Michelle Smith Ware
First Year Academic Advisor
College of Engineering
Co-Director, Balfour-Hesburgh Scholars Program
Michelle Smith Ware is an Associate Advising Professor for first-year students who intend to pursue a major in engineering. She also advises students in the Balfour-Hesburgh Scholars Program. Prior to exclusively advising students pursuing the College of Engineering, Smith Ware worked with students in what was the College of the First Year of Studies exploring majors in all disciplines including those in the School of Architecture, the Colleges of Science, Arts and Letters, Engineering, and the Mendoza College of Business.
In 2019, Smith Ware received the Provost’s Dockweiler Award for Excellence in Undergraduate Advising.
Smith Ware serves as Co-Director of the Balfour-Hesburgh Scholars Program, an initiative that promotes intellectual engagement, leadership, and service opportunities for students from underrepresented groups and first-generation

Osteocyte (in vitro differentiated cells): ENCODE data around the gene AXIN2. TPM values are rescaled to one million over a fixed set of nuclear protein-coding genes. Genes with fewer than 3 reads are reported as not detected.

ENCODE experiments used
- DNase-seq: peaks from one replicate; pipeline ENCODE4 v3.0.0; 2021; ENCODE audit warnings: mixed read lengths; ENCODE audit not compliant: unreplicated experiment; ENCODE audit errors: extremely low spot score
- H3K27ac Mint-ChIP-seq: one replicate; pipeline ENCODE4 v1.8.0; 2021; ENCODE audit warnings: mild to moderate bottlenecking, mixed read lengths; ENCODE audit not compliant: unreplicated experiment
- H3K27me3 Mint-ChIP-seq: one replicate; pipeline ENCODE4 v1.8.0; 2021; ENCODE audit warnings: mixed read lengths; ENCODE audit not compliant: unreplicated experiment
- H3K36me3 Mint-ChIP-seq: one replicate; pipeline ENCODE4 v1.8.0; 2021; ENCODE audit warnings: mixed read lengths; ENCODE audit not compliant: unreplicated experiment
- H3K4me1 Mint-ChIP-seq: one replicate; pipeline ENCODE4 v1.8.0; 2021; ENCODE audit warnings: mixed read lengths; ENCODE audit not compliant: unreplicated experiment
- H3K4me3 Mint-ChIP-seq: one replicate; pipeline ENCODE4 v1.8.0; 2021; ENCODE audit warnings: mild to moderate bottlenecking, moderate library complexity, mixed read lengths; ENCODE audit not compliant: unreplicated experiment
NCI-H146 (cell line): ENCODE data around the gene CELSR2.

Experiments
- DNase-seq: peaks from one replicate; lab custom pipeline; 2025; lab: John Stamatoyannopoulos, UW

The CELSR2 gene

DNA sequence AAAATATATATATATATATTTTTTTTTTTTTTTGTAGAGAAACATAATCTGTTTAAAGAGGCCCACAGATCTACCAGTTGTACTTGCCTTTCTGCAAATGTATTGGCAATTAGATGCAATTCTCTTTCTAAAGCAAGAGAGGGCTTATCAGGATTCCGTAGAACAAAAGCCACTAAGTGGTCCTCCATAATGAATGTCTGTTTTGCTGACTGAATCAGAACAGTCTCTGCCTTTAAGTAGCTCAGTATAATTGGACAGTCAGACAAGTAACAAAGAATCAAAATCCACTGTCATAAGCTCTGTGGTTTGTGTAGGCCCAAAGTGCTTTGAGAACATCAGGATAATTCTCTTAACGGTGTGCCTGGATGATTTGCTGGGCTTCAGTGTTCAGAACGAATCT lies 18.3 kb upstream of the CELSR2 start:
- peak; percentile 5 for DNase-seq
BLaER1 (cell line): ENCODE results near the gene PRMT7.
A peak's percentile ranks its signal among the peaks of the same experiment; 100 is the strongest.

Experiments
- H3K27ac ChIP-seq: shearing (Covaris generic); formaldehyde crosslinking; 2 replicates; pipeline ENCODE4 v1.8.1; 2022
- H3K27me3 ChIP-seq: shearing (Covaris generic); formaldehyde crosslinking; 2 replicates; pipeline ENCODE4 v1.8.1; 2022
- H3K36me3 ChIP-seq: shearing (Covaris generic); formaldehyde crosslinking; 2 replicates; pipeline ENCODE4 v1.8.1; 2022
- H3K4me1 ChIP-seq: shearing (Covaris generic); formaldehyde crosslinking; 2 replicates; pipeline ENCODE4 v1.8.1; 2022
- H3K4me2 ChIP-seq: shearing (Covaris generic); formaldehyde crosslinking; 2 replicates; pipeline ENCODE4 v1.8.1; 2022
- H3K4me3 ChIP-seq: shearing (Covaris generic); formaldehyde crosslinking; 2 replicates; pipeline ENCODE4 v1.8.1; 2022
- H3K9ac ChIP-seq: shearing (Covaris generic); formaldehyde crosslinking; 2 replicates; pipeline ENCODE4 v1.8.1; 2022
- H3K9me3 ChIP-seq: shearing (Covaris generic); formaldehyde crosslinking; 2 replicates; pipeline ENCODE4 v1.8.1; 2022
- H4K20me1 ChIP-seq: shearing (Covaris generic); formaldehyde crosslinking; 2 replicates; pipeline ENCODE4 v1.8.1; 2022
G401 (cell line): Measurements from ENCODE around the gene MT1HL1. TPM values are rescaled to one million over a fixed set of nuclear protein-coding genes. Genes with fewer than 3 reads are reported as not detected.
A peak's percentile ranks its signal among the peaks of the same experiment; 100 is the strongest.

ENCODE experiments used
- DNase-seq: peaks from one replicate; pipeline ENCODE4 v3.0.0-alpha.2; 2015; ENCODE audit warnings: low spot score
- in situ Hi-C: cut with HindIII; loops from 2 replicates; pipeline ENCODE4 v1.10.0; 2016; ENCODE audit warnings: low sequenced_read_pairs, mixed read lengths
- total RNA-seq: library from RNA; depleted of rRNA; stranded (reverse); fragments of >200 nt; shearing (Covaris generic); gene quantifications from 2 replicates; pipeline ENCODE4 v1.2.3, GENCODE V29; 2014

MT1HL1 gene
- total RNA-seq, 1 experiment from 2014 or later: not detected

students. In addition, she teaches “Introduction to the Research Process” and the “Balfour Fall Follow Up.”
In 2013, Smith Ware was selected to participate in the 2013–2015 NACADA: The Global Community for Academic Advising Emerging Leaders Program. She has continued her leadership in NACADA as past chair of the NCAA Advisory Board (2016-2018), past chair of the Inclusion & Engagement Committee Chair (2017-2019), and currently as member-elect to the Board of Directors (2019-2022).
Smith Ware received her B.S. in Psychology from Xavier University of Louisiana (2002) and her M.S. in Counseling Psychology from Springfield College (2004). She is currently a doctoral candidate in Educational Psychology and Educational Technology at Michigan State University.
- Co-directing the Balfour-Hesburgh Scholars Program
- Serving as member-elect on the NACADA Board of Directors (2019-2022)
- Facilitating the professional development of a community of Appreciative Advisors
- Pursuing student success research (i.e. achievement motivation and persistence) focused on underrepresented and first-generation students